The problem, as I can surmise, is the cast: everyone seems to be giving the film a "B" movie effort when Romero is clearly trying to make the most of major studio backing. Simon Baker seems to be trying, so does Asia Argento, but I can't get past John Leguizamo and Dennis Hopper play variations of characters they play all the time. Robert Joy's Charlie is another matter entirely, a character I only hate slightly less than Scott Wentworth's professor in Diary of the Dead.

When Professor Murder and I went to see Snyder's remake of Dawn of the Dead, we ran into some mutual friends who were there to see the other movie we considered seeing, Eternal Sunshine of the Spotless Mind. Perhaps our allegiance to zombies sent us to Dawn of the Dead first, then later to Michel Gondry and Charlie Kaufman's memory-wiping romantic drama; either way, we swapped our reasons for seeing the respective releases, then went to see the subtext-free, fast-zombies, not-afraid-to-be-nihilistic-ending remake of one of the most admired horror films in the last fifty years.

If that quick succession of descriptors makes it sound like I didn't enjoy Dawn of the Dead, I'm afraid I'll be disappointing you. Of the remakes made starting with The Texas Chainsaw Massacre and, well, yet to end but one can hope with how awful the A Nightmare on Elm Street butchering, I put Dawn of the Dead up there with The Hills Have Eyes and Piranha as one of the better re-visiting's of horror films. Yes, it essentially lacks substance, but Snyder does manage to create momentum, slow it down and drain out hope, re-instate it, and then send everything to hell again during the closing credits. It remains the only film by Zack Snyder that I like, let alone enjoy, and while it may be Dawn of the Dead lite, I'll take it over what Platinum Dunes vomits into theatres every spring.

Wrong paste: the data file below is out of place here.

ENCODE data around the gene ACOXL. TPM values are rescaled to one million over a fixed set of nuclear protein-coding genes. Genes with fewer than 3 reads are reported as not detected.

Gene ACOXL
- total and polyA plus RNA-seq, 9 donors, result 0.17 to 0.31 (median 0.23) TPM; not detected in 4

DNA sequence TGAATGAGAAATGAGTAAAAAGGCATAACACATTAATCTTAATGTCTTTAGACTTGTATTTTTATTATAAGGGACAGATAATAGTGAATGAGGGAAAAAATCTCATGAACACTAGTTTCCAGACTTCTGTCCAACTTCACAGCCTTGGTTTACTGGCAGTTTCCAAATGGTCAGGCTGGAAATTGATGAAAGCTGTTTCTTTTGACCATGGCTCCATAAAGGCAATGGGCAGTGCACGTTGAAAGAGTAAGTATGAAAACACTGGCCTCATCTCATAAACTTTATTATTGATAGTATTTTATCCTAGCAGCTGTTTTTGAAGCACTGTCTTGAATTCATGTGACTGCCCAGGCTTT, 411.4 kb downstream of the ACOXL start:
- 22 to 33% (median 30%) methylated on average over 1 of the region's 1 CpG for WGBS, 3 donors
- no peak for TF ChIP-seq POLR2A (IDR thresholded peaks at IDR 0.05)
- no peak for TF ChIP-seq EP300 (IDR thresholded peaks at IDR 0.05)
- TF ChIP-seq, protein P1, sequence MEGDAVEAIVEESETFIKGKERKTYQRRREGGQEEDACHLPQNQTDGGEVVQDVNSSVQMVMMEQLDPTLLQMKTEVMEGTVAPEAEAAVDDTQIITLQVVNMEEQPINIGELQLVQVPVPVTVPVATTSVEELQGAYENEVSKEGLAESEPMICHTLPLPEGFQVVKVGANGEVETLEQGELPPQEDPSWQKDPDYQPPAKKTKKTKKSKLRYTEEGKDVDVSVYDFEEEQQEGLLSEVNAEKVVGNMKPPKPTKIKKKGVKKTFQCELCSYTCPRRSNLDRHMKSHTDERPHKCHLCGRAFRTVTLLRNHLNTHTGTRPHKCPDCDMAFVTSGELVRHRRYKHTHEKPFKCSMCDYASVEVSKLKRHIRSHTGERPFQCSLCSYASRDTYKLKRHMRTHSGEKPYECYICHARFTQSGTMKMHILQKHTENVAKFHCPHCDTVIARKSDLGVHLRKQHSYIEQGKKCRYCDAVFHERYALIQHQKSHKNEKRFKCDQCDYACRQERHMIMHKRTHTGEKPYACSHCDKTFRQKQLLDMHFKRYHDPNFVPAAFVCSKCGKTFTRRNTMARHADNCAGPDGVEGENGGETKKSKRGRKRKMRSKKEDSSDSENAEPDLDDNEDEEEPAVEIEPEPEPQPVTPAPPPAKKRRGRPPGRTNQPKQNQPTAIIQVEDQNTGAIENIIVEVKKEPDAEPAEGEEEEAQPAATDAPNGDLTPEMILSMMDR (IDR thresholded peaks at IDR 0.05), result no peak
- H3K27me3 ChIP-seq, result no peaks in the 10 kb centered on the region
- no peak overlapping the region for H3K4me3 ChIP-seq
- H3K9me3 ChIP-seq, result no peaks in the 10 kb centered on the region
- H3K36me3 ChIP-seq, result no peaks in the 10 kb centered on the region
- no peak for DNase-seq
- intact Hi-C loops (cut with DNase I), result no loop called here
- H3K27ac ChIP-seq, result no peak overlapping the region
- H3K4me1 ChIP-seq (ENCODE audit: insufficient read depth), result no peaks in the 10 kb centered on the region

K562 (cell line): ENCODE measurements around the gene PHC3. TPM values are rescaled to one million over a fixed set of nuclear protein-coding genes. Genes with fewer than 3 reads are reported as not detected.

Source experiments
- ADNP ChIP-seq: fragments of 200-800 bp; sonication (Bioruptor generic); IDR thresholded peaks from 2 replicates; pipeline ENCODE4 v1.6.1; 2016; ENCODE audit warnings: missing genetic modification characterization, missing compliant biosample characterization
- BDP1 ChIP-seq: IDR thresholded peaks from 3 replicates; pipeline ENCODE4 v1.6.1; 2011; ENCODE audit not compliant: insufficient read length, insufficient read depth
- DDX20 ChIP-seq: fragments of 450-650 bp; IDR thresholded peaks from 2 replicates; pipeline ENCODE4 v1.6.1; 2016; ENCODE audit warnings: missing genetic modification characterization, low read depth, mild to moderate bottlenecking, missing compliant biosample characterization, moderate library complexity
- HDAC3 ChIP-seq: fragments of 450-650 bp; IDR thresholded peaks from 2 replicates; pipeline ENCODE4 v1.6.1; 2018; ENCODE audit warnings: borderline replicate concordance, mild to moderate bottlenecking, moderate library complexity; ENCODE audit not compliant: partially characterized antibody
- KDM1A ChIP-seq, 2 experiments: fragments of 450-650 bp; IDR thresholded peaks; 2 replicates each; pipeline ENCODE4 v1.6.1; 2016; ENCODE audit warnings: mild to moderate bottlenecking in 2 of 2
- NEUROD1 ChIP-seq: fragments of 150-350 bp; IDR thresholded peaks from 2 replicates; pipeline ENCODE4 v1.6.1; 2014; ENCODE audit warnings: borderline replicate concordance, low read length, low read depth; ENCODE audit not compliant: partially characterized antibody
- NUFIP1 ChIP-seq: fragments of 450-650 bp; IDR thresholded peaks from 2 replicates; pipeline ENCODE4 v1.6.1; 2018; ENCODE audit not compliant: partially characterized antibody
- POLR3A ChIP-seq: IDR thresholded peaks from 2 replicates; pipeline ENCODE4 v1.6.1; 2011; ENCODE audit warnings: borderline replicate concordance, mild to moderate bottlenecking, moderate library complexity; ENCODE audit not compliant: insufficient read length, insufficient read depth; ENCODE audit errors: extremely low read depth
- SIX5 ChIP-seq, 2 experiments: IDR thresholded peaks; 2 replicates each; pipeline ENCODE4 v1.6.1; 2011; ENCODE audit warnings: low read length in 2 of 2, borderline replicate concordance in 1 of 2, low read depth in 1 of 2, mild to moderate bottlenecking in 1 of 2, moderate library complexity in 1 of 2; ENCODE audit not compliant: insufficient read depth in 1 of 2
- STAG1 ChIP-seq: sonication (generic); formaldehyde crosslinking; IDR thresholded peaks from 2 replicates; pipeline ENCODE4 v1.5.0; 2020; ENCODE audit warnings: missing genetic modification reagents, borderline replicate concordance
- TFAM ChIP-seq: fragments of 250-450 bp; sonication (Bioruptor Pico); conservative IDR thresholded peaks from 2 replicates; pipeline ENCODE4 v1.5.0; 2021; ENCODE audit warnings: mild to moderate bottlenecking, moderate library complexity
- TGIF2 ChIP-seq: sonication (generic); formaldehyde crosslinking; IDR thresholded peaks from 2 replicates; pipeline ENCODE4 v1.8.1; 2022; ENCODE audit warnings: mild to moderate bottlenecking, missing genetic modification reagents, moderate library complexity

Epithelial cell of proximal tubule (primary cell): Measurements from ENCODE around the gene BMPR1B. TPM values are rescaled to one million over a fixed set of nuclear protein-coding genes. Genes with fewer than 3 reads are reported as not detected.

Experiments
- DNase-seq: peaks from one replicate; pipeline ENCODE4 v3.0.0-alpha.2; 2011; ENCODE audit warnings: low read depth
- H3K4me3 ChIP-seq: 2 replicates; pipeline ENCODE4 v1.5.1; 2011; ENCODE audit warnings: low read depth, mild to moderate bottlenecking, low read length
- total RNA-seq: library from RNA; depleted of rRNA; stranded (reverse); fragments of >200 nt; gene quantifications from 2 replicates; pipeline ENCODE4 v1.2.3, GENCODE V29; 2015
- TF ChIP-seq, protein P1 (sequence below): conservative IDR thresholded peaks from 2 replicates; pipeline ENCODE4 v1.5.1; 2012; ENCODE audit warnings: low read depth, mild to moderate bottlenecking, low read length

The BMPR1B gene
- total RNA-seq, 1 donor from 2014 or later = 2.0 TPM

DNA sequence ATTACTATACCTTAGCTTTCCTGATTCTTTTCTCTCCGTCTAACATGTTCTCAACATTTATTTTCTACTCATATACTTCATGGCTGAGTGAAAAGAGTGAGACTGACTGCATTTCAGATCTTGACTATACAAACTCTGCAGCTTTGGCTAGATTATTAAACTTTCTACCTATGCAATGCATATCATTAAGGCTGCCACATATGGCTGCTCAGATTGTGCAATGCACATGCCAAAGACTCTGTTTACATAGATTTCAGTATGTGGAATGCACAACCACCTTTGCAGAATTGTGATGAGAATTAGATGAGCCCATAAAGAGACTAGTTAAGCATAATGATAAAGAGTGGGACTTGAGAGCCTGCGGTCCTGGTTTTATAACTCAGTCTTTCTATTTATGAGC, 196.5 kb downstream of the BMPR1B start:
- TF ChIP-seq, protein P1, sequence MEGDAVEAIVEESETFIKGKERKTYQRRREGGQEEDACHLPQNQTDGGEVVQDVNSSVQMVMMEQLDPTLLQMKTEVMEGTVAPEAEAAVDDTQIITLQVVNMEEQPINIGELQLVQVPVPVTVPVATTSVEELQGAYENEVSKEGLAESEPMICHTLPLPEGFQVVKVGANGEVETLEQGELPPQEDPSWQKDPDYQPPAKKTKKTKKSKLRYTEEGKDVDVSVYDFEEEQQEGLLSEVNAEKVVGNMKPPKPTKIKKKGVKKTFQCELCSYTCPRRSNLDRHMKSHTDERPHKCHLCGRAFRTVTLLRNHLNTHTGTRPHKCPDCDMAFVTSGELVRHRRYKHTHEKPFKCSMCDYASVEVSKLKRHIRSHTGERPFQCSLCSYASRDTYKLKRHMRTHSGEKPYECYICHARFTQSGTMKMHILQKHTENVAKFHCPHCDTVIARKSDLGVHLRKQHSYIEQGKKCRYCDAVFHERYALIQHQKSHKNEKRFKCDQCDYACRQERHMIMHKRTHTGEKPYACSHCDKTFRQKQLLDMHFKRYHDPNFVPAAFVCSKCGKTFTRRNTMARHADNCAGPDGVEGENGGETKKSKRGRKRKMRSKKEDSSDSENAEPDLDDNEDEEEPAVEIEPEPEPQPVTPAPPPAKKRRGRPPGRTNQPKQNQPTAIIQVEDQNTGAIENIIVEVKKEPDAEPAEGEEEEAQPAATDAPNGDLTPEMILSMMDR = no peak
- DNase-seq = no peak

Honestly, I've said all I can say about Diary and Survival of the Dead in my reviews: I haven't watched either film since, and I did honestly try to take the films on their own terms instead of pre-judging the films. They're both terrible, obvious, and at times thunderingly stupid, all the while failing to generate the slightest amount of tension, scares, or decent performances. Is it possible I'll come back to them down the line, as I did with Day of the Dead, and appreciate more? It would be nice, but somehow I don't see that happening.

Sorry to end Shocktober on such a dour note, but Romero's second trilogy is almost uniformly underwhelming, a pale reflection of his first three "dead" films. Romero is currently working on another "dead" film, and while I've burned my hand two-and-a-half times, hope wins out over being jaded. There's always the chance of recapturing the old "magic." In the meantime, that's the history the Cap'n has with Night of the Living Dead, Dawn of the Dead, Day of the Dead, Land of the Dead, Dawn of the Dead ('05), Diary of the Dead, and Survival of the Dead.

* For Tom Savini's Night of the Living Dead remake, please go here. For the wretched 3D remake, go here.